Last year’s Pride Parade outside the Stonewall Inn, via Wiki Commons
In about a month New York will be in the throes of celebrating the 50th anniversary of the Stonewall Riots, three nights of disturbances from June 28th to June 30th 1969, which are recognized globally as the start of the modern LGBT rights movement. But Stonewall is only one of the scores of important LGBT landmarks in Greenwich Village – the homes of people, events, businesses and institutions dating from more than a century ago to just a few years ago. Thanks to landmark designation, most of these sites still stand. Here are just some of the dazzling array of those, all still extant, which can be found in the neighborhood which is arguably the nexus of the LGBT universe.
Last June, President Obama formally recognized Greenwich Village’s Stonewall Inn and its surrounding area as a national historic monument, creating the first National Park Service unit dedicated to the gay rights movement. To expand the reach of this monument, Senator Chuck Schumer announced on Sunday a $1 million grant from Google to the Lesbian, Gay, Bisexual & Transgender Community Center to begin a project preserving the oral histories and human experiences from early LGBTQ leaders present during the Stonewall Inn riots. According to the New York Times, the initiative will create an educational curriculum for students and a digital platform that’s expected to launch by the 50th anniversary of the protests in 2019.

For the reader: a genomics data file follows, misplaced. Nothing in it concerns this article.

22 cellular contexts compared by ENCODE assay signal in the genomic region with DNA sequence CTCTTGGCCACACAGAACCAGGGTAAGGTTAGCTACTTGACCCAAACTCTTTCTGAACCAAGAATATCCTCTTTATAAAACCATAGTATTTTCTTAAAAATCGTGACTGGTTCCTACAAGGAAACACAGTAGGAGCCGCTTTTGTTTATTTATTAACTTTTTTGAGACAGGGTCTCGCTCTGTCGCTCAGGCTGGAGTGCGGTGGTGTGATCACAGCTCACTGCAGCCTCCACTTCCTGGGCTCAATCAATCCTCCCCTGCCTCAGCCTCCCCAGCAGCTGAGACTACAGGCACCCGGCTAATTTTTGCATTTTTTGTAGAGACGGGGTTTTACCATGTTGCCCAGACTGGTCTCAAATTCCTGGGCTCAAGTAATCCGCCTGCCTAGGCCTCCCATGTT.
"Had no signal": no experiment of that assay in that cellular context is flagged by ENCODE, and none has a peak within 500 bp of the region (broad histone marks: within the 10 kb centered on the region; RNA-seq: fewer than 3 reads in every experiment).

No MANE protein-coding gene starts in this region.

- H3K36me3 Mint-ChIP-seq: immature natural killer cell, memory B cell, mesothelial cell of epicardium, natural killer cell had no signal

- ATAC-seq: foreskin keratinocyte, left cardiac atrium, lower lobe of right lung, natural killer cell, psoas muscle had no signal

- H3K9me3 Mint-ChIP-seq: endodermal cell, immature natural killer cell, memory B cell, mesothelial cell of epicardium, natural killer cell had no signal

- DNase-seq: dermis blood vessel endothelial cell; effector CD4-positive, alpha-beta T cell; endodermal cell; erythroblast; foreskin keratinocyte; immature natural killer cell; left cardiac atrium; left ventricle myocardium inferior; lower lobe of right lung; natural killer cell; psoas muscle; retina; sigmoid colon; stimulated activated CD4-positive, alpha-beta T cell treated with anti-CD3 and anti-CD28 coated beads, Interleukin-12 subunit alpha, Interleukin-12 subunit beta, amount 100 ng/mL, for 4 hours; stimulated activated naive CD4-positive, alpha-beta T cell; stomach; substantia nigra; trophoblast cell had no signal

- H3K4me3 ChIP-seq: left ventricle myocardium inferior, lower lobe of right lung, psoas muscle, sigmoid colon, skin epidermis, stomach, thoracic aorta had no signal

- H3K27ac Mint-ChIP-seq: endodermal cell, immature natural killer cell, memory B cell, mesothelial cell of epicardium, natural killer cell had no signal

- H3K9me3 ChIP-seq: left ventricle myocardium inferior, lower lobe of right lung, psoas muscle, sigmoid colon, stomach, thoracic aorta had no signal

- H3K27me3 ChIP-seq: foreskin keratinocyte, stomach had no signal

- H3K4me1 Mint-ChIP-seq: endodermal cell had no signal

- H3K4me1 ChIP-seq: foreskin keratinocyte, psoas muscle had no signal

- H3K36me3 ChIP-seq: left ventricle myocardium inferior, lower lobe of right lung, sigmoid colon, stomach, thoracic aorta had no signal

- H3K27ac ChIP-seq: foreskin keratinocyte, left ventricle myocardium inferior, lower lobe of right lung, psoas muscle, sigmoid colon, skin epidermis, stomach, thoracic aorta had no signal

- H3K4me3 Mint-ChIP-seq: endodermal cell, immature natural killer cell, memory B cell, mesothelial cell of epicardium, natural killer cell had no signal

Find out more
Last Saturday, I walked out of a Fire Island Pines liquor store just as a friend was walking in. “Hello, handsome,” I said without pause.
My friend was less decorous.
“What the f*%k are you doing here?!?” He asked, his face flushed with wonder.
It was a legitimate question since The Pines is famously gay, and I’m neither famous nor gay; but, considering my summer so far, me in the company of gay men no longer seems wonder inducing to me.
Andrew’s revelations this way